12.8.16 However, if anything has to be decided after the handing down of judgement then it will be a hearing and will be claimable as part of the main hearing. For example; deciding on disclosure of documents following judgement.

12.8.17 It is presumed that the same advocate will attend the fact finding and the disposal hearing (or indeed for judgment as above). However if they are different then it is still one final hearing and all the usual bolt-ons will apply across the board but only one bundle bolt-on can be claimed. The advocates may have to fight for this between themselves. Indeed the bundle bolt-on could increase by the disposal hearing and the higher one can be claimed.

12.8.18 We advise that the second advocate should make it clear on the FAS form that this is part of a larger hearing, eg by writing “Days 5-9 of final hearing” on the FAS form and getting that initialled.

12.8.19 It is also good practice for the final order to indicate the days that have been taken overall in reaching the decision including any days directed for written submissions as this will help in any claim. For example the order may state “Upon the Court sitting on 3, 4, 5, 6, 7, February and on 9, 10, 11, and 12 October……”. It will then be clear that this was a 9 day final hearing.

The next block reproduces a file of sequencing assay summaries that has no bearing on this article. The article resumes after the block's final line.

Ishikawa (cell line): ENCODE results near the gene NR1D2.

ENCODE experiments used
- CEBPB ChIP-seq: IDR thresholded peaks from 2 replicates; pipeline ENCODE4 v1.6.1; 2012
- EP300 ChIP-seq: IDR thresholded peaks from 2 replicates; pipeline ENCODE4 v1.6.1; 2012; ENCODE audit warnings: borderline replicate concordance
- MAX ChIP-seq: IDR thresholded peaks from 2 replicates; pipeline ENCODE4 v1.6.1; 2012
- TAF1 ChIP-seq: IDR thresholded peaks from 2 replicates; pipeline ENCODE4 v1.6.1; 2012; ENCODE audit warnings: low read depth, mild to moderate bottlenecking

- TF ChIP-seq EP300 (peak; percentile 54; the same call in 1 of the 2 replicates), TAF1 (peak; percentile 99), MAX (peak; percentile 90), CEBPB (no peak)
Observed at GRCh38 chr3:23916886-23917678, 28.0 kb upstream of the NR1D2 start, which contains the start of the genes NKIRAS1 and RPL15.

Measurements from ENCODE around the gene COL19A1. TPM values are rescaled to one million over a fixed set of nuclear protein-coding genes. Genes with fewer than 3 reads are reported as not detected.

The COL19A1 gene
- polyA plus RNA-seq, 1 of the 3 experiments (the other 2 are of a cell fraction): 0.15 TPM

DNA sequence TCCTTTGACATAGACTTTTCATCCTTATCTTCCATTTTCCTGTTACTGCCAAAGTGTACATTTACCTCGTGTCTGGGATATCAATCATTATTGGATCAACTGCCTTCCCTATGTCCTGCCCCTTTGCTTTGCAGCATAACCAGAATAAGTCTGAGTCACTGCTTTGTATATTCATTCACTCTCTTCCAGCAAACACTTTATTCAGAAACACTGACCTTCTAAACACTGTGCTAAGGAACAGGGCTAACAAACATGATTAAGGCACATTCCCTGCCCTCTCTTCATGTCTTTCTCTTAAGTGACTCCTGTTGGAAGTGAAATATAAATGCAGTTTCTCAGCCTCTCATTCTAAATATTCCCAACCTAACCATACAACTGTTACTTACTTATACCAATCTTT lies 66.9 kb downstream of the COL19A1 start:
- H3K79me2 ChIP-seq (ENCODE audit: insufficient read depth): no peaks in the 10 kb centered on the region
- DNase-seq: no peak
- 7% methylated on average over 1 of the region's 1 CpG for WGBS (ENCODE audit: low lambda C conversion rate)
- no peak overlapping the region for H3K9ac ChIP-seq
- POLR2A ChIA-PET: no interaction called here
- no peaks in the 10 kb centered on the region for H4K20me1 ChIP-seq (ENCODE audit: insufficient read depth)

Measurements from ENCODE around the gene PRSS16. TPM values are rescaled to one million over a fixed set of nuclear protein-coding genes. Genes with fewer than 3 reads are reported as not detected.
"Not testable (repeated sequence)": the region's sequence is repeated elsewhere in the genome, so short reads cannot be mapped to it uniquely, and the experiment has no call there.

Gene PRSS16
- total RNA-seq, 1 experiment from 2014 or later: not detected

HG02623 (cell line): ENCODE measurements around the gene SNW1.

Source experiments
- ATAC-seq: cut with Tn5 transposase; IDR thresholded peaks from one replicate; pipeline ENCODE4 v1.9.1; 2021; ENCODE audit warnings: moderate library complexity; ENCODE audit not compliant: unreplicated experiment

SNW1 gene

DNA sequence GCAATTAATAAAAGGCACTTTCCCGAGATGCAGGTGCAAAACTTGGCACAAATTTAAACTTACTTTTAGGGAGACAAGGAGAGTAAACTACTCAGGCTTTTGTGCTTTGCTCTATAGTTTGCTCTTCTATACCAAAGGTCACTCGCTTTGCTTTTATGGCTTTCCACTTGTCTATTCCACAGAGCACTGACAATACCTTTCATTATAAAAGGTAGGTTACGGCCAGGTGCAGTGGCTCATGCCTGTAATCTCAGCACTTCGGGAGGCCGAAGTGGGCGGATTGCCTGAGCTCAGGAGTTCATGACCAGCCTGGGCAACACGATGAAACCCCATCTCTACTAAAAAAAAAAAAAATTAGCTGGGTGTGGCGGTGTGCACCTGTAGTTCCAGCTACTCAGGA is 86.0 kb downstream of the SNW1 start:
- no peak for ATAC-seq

12.8.20 If the Court directs a review hearing after the final hearing this is not part of the final hearing and should be claimed as an interim hearing whatever happens at that hearing. But check that your certificate still covers it.

12.8.21 NB enforcement proceedings can result in 2 final hearings. Therefore if you obtain a contact order in the main proceedings but then have your certificate amended to enforce that order the final determination of those enforcement proceedings will also be a final hearing.

12.9 When FAS form not needed

12.9.1 Advocates meetings (although a detailed attendance note will be needed to justify the work).

12.9.2 Telephone call/videoconference hearings. Again detailed attendance note needed and reasons for claiming bolt-ons very clearly specified albeit that these may be more difficult to claim in such a situation.

12.9.3 Any hearing when minimum unit being claimed with no bolt-ons. However, counsel will still need a brief.

12.9.4 Cancelled hearings where a one hour unit hearing can be claimed by external advocate if undertaken at least 30 minutes preparation.